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Audio Note UK Isis Mains cable Review

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On the conrad-johnson Premier 17 Preamp (replacing a Cardas Clear Reflection)

The combination of the Isis with the CJ Premier 12 amps was so good that it seemed better to leave that pair on the amps and request an additional Isis for trial on front end equipment.

Pat Metheny Group, Still Life (Talking), Geffen 24145.

The bass was solid– definitely an improvement over the Cardas. Imaging was very three dimensional with good edge definition, and the top end was very natural. Initially, I would have said that it was a touch soft, except that it does not seem to be missing any detail. Midrange and upper bass were fully fleshed out, but the Cardas was clearly warmer and fuller, perhaps too much so. There did seem to be some real synergy achieved by using the Isis on the preamp and amps. There was nice air around the cymbals and voices were very believable. In comparison, the Cardas was equally good at creating a three-dimensional soundstage, and it was a bit warmer. The two cords handle clicks and pops differently with the Isis making them somewhat easier on theear.

Victoria de los Ángeles, A French Recital, EMI ASD 530.

The detail around the voice is superb. She is never shrill, although she sings loudly at moments of emotional involvement, and you can hear the emotion clearly, almost a slight strain (though no edge). The orchestra is all there in a supportive way and fully present when she is quiet, thus allowing the instruments to carry the message. The instruments are slightly behind her in placement, superbly handled by the EMI engineers. In many places, the accompaniment relies on almost chamber-like textures. In these moments the instrumental detail is thrilling…one of those small yet deeply significant thrills of listening to a remarkable recording, providing a hint of the reality of what happened in a studio in another land nearly sixty years ago. While I’ve had moments of wishing for just a bit more warmth (a purely personal preference), those moments went out the window with this recording. The totality of the music making was fully conveyed. Perhaps it could have been done a bit better with an investment of significant additional money, but right now, I just don’t care.

David Sylvian, Dead Bees on a Cake, Virgin 671524-3.

I have heard these tunes many times on CD and have mentioned them before in at least one other review; then, I found this music on vinyl. The sound is more burnished, with less of an edge. Sylvian, who handles the production himself, has done terrific work with the sound, so it is really no surprise that both formats are satisfying. This evening the LP is the focus. With the Isis, the speakers seem to have disappeared. This was never the case with the Isoclean.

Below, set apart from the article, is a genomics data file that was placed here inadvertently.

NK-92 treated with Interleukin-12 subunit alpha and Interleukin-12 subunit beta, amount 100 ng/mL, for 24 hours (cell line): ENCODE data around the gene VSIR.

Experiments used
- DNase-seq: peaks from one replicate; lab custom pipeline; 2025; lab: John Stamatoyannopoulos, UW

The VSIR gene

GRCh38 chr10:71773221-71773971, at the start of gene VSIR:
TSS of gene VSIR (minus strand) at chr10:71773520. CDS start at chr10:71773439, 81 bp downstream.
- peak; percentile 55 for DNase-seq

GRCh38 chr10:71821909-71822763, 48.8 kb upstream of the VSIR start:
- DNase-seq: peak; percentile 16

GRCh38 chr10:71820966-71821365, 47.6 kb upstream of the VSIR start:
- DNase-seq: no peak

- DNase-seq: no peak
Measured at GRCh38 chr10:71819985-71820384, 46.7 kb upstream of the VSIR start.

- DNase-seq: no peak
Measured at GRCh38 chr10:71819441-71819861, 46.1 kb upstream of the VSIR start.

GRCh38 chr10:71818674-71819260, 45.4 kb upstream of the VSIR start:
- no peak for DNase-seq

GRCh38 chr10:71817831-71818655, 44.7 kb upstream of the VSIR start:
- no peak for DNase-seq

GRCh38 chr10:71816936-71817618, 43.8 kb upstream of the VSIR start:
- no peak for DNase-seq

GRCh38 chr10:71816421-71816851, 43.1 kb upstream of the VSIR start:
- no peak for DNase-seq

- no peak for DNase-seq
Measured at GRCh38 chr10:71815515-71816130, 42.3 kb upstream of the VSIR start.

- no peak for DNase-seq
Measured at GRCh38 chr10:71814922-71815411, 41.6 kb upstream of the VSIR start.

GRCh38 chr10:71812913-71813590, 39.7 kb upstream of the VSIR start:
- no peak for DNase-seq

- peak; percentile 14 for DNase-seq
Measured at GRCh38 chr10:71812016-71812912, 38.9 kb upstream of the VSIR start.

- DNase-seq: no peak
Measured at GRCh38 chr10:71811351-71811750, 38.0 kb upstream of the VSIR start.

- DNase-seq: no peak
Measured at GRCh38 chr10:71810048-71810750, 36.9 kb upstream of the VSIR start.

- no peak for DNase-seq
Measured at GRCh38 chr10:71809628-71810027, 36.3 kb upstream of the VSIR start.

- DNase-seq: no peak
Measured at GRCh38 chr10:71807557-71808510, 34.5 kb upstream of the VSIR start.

Stravinsky Conducts Ballet Music, Columbia (2 eye) Stereo MS6649.

This is one of the most remarkable early Columbia recordings I have heard. For one thing, it is totally quiet. The sound is also remarkable, except in the very loudest passages, where the top end can become somewhat edgy. Given how lovely the rest of it sounds, I don’t understand that, but it is not uncommon with some early recordings as many of us are well aware. At the same time, presumably because relatively few microphones were used (and good ones at that), the imaging and depth are remarkable. Again,the speakers disappeared. The tonal balance is generally excellent (and I believe accurate to the recording). If it is not entirely accurate, I will nevertheless happily take whatever the system is smoking.

The strings and brass are where we get a modest amount of excessive edge when they are pressed, which is not that often. With the Isis power cord, this effect is not at the forefront. The reasonably full bass and midrange seem to offset it. I have so often really liked the Audio Note tonal balance in the past and Audio Note has clearly gotten it right in this instance as well. To have chemistry that handles a tough recording in such a manner that the roughness can easily be overlooked is quite a wonderful thing. There is so much excellent detail to be heard.

On the Einstein Phono Stage(replacing a Cardas Clear Reflection)

Note that the third Isis mains cable was moved from the preamp to the Einstein and a Cardas was substituted on the preamp, so that the preamp was back to the Cardas for this portion of the review.

Ravel, Orchestral Works, Boulez, CBS Masterworks 79404.